Questions relating to personal identity are of central importance within counselling, which is often seen as an essentially (and perhaps excessively) 'me-focussed' activity. People often come to counsellors to find, reclaim, come to terms with, or control (aspects of) 'themselves.' They want to see how they have been shaped, helped or damaged by their circumstances. Yet there has been surprisingly little systematic examination of the conceptions of 'self' that are, could be, or should be available to counsellors.
This accessible book meets this need and more deeply than most other texts into the foundations and underlying presuppositions of the subject. Alex Howard takes a fresh look at counselling and psychotherapy and advocates greater philosophical and sociological awareness for trainees.
"Alex Howard has penned a masterpiece on identity and its relation to counselling. This book should be required reading for all who engage, philosophically or otherwise, with selves and others." - Lou Marinoff, author of Plato Not Prozac and Therapy for the Sane
"This wise and balanced book provides new resources for grasping the whole array of philosophical and sociological ideas that impinge on understanding self-identity. Howard has written a very practical treatise that will be a great gift for counsellors, therapists, and philosophers who want their work to matter." - Tom Morris, Author of True Success, If Aristotle Ran General Motors, and The Art of Achievement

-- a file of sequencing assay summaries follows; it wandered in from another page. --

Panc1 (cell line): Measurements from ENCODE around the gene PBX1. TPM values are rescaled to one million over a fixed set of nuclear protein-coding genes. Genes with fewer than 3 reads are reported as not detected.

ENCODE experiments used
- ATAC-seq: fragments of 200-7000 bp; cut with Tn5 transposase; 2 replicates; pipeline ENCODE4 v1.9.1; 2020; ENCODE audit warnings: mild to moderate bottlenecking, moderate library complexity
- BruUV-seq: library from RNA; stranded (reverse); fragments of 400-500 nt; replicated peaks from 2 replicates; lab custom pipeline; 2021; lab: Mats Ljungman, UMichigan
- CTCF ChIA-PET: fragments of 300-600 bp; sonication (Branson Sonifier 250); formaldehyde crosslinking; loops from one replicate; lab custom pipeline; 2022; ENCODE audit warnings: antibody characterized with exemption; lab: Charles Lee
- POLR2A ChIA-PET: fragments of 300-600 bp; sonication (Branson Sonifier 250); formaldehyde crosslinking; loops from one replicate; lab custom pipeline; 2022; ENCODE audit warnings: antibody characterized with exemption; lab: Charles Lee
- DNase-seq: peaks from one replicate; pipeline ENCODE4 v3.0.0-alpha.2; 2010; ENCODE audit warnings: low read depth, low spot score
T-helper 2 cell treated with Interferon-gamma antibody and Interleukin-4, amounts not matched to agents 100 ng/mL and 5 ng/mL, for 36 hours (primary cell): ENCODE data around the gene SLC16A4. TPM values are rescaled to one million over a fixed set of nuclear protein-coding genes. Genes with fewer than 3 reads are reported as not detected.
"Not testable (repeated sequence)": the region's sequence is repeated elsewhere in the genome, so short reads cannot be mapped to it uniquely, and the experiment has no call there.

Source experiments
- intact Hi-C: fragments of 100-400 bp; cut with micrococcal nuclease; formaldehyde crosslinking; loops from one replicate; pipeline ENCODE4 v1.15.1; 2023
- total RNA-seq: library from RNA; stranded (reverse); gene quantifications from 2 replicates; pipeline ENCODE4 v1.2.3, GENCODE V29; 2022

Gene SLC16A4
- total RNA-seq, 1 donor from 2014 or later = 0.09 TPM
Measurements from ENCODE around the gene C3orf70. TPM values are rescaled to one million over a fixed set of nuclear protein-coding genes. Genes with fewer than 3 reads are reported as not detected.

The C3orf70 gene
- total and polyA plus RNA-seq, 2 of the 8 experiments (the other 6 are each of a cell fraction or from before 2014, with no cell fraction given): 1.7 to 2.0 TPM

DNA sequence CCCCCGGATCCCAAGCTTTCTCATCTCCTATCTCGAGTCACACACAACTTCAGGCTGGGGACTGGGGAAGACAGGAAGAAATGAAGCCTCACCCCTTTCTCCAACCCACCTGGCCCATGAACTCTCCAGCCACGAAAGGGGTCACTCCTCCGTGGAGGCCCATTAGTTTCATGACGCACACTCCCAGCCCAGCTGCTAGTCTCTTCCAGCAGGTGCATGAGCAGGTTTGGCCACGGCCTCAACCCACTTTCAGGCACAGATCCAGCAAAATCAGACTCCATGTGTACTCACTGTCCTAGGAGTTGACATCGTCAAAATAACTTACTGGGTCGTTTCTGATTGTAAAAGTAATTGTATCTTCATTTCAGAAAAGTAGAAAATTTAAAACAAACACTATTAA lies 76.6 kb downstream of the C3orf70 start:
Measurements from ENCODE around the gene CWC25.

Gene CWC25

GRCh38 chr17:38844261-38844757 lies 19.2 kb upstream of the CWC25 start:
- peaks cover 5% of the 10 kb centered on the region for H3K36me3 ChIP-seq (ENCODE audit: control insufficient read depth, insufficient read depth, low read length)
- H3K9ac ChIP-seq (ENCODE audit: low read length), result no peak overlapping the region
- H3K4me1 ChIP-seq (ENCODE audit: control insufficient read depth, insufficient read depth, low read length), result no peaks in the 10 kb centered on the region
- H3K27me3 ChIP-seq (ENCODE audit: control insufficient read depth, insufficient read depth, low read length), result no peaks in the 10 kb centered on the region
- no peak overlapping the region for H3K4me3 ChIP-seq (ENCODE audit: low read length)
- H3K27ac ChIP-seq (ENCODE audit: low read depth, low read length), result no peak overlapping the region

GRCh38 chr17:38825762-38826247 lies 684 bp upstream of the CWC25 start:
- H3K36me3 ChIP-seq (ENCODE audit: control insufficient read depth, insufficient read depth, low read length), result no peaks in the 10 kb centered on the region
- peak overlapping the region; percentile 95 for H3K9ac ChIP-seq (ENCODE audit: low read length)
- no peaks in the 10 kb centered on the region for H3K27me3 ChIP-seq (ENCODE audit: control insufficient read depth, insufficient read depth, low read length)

"There's an unmistakable streak of passionate honesty and humanism in Howard's writing that provides more of a tonic than reading yet-another-counselling-book would. If you want the same old tame personal development, look elsewhere; if you dare risk a painful, intellectual, moral self-examination, try this." - Colin Feltham, Reader in Counselling, Sheffield Hallam University
"Alex Howard has tackled a most complex topic with consummate skill and has produced an extremely stimulating, wonderfully researched and much-needed alternative to the usual literature dealing with issues of identity and self." - Professor Ernesto Spinelli, School of Psychotherapy and Counselling, Regent's College, London UK
"Written with Alex Howard's customary erudition and clarity, [this] book is a vital corrective to the confusion and superficiality of so much of the writing in the counselling field; counsellors are extremely fortunate to have such a sympathetic critic and champion. But the book has much wider relevance and appeal: it is impossible to read without profiting from it." - Professor (Emeritus) David Smail, Clinical psychologist, Nottingham University